Independent contractors, i.e., anyone who makes a living from work performed under their own name, rather than as an employee for a company. This includes independent artists, freelancers, and a surprisingly large swathe of other professionals.

What are the basics?

  • Who counts as an independent contractor (in less dense language than the IRS page)
  • The threshold for needing to file a tax return as an independent contractor (spoiler, it’s anything over $400 per year).
  • Additional taxes that will apply to you as an independent contractor or artist (Medicare, Social Security, etc.)
  • Viable tax deductions such as advertising, legal fees, rent/utilities, and more.
    • This is super important, so don’t skip it! Tax deductions can make the difference between a tax return and owing thousands on your annual tax return.
  • Various tax tips.

INDEPENDENT GUIDES

for artists

No matter how you cut it, taxes are complicated as hell. It can be super overwhelming when first entering the world as a freelance or independent artist, especially given how freaking dense tax documents are. 

So, we collected a few super handy extra resources that explain a bit about things the above sources should have covered and either didn’t, didn’t do it in-depth enough, or just used super-technical language. As mentioned above, we’re all about simple, straightforward answers.

Who is this for?

These guides are specifically tailored to independent/freelance artists. Do you make money selling art? If so, these guides are for you.

What makes them a reputable source for tax information?

Get Your Shit Together (GYST) is an artist-run company and art project explicitly designed to assist artists, educational institutions, and art organizations in understanding a swathe of otherwise-complicated financial tips and tricks.

What are the basics?

  • A clear breakdown of what qualifies as an independent business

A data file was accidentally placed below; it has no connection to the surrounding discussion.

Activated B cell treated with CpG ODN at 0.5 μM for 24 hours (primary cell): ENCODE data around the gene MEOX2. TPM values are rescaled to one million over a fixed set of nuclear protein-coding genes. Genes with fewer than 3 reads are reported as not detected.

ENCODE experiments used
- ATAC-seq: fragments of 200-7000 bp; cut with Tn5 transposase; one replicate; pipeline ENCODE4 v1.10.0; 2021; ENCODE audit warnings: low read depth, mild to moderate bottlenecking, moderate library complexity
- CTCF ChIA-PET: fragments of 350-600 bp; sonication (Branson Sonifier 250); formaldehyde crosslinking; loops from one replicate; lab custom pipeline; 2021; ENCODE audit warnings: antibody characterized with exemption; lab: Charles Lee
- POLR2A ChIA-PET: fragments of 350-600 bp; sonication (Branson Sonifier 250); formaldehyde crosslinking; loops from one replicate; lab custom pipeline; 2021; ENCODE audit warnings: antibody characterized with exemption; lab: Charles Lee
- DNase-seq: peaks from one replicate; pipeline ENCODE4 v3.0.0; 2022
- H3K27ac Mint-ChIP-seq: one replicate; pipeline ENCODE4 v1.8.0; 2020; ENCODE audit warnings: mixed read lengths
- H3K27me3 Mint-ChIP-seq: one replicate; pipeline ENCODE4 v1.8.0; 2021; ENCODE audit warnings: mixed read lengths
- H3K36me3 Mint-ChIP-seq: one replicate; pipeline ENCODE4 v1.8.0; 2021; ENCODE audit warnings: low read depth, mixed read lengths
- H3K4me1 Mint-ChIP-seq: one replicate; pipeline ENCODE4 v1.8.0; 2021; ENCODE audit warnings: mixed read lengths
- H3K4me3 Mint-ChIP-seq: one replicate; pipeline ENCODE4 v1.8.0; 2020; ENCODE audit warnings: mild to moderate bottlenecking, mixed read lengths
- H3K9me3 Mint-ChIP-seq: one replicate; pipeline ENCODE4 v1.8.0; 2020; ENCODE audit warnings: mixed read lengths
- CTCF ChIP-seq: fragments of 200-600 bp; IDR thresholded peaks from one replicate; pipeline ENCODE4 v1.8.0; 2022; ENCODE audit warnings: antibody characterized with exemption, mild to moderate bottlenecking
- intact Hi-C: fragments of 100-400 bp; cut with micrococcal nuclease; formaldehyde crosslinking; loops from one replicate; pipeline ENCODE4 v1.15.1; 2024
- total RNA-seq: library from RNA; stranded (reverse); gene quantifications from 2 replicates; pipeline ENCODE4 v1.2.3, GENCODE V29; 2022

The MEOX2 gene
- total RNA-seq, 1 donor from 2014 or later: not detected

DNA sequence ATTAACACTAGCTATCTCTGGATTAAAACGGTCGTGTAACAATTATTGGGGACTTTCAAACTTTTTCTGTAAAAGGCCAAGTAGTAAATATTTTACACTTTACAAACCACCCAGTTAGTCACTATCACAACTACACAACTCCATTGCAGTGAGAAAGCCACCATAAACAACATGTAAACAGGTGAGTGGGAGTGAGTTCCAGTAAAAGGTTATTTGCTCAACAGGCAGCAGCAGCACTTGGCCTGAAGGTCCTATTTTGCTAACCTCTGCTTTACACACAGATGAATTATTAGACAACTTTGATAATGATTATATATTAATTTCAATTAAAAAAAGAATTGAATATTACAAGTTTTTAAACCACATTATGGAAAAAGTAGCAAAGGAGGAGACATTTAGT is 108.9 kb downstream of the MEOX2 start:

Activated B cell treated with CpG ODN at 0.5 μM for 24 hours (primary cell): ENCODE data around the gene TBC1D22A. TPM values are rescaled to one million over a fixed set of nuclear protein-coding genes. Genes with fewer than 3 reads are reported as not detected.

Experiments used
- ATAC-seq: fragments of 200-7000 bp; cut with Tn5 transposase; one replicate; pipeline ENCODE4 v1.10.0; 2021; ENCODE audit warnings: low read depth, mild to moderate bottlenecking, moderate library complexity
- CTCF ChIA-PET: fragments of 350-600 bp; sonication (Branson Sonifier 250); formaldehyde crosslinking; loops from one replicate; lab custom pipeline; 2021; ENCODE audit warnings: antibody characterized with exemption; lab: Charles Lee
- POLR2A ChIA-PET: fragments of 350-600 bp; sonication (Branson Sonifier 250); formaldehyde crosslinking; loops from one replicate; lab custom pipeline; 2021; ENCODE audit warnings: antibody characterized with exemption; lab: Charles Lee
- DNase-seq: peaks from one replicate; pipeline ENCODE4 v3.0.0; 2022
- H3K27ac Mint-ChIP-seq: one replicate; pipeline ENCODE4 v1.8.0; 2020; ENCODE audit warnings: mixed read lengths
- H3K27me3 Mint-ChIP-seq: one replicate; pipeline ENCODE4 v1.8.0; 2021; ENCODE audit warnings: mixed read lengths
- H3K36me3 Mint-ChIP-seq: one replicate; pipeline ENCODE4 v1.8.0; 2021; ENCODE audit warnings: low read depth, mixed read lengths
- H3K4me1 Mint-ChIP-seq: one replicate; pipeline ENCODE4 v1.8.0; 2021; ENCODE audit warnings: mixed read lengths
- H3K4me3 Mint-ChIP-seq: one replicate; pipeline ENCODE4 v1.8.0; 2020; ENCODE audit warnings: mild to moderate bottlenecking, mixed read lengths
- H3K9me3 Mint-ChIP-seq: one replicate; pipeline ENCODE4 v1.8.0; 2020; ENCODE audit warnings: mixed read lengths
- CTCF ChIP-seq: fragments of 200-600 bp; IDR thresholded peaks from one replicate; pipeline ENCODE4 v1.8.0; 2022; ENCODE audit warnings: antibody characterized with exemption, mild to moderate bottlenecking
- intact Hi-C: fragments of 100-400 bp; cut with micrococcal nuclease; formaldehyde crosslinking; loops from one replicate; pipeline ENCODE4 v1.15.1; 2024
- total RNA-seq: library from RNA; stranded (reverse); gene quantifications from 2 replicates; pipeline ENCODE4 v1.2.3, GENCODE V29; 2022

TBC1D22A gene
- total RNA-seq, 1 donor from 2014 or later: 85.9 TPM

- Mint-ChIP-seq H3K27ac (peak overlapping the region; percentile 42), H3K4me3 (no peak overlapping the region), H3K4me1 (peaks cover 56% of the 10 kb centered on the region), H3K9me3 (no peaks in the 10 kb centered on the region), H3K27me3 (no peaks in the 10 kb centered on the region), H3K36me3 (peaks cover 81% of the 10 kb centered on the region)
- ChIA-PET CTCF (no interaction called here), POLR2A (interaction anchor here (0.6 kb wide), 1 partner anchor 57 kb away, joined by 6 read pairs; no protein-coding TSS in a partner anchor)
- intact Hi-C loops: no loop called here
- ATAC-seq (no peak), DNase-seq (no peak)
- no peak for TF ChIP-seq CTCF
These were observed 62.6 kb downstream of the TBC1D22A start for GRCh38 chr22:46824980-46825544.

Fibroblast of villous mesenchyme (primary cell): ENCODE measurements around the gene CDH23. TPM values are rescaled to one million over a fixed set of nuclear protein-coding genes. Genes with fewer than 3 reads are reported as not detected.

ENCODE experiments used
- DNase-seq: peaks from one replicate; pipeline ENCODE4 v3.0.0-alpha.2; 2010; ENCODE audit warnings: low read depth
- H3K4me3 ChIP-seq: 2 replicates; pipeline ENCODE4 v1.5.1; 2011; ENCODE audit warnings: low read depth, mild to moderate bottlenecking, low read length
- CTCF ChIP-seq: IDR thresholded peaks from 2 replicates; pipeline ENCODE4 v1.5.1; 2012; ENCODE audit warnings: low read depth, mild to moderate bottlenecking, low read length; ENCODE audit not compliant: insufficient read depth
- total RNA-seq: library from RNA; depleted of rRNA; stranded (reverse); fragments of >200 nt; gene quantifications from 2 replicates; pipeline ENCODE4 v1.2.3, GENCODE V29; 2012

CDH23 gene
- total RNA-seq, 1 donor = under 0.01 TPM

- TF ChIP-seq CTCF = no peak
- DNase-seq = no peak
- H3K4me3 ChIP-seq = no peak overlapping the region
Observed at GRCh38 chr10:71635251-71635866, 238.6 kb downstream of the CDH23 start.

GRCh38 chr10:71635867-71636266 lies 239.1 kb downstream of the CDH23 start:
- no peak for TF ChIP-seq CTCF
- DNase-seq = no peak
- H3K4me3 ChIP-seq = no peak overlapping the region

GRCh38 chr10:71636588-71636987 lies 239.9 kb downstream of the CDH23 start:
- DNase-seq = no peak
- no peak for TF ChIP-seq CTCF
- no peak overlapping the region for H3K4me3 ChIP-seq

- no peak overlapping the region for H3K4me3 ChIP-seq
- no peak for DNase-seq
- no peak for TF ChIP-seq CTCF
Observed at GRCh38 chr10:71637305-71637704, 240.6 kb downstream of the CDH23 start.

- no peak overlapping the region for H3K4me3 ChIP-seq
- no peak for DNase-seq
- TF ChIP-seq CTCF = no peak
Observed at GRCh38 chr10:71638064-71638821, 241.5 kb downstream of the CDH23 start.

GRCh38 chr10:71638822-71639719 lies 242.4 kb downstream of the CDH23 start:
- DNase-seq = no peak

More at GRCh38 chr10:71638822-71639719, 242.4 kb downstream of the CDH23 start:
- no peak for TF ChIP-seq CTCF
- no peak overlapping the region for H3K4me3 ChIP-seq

• Tax write-off explanation
  • Hobbyist vs. business artistry (in the eyes of tax law)
  • What specific things you need to track for taxes
    • This is super helpful; don’t skip it!

What makes them a reputable source for tax information?

PocketSense is a service dedicated to helping people understand their finances; specifically, they aim to support independent contractors to get the most out of their careers.

What are the basics?

  • Writeoff-worthy business expenses for artists
  • Deductions and other tax write-offs for artists
  • A brief explanation and guide to tax credits
  • Six (yes, six) forms that you might need come tax season.

This article is a treasure trove of information spelled out in easy-to-understand language; most importantly, it’s written by an independent artist. This means they’ve done the work and are far more well-positioned to talk on this than most others. Inside, you’ll find:

What are the basics?

  • Tax brackets 101
  • Tax deductions 101
  • Tax forms 101
  • How to qualify as a business (or independent contractor)
  • Everything that you’ll need to do your taxes in one easy-to-find table.

Artsy Editorial is a good resource if you’re looking for something that’s less of a textbook and more of a quick read. It breaks down a few (well, seven) of the most important things to keep in mind as a growing independent artist. This is an excellent resource if you’re planning to expand or grow your reach in the near future.

What are the basics?

  • Behave like a business
  • Learn about deductions
  • Use a separate bank account
  • Itemized deductions vs deducted expenses
  • How to handle crowdfunding
  • What makes a good choice of accountant